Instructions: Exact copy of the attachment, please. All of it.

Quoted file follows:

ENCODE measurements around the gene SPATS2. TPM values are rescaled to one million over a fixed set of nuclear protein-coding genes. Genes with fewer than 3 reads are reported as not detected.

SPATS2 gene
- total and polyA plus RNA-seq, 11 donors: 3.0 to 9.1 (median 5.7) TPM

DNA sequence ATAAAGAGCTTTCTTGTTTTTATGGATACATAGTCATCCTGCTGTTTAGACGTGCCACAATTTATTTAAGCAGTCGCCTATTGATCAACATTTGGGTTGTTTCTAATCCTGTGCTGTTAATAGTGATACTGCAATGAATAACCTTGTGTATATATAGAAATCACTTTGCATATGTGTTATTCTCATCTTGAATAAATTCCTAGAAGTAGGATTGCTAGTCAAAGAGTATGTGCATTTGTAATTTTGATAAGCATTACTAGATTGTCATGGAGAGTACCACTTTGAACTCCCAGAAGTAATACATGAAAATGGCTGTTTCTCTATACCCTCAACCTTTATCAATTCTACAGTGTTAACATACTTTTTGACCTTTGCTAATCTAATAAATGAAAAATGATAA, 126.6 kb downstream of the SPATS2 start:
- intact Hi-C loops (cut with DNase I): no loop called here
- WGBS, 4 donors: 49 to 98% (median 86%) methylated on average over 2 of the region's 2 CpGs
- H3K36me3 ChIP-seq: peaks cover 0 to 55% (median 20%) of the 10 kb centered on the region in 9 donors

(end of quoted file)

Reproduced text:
ENCODE measurements around the gene SPATS2. TPM values are rescaled to one million over a fixed set of nuclear protein-coding genes. Genes with fewer than 3 reads are reported as not detected.

SPATS2 gene
- total and polyA plus RNA-seq, 11 donors: 3.0 to 9.1 (median 5.7) TPM

DNA sequence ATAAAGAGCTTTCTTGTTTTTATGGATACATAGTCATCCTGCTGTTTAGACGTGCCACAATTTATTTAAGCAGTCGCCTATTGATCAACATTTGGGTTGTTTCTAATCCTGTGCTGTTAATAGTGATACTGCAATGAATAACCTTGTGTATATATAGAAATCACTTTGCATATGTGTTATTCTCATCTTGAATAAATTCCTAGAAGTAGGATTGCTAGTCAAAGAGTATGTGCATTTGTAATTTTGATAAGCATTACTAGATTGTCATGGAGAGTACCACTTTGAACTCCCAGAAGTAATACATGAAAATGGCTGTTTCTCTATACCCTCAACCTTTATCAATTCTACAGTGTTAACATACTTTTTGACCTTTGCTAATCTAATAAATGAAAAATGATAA, 126.6 kb downstream of the SPATS2 start:
- intact Hi-C loops (cut with DNase I): no loop called here
- WGBS, 4 donors: 49 to 98% (median 86%) methylated on average over 2 of the region's 2 CpGs
- H3K36me3 ChIP-seq: peaks cover 0 to 55% (median 20%) of the 10 kb centered on the region in 9 donors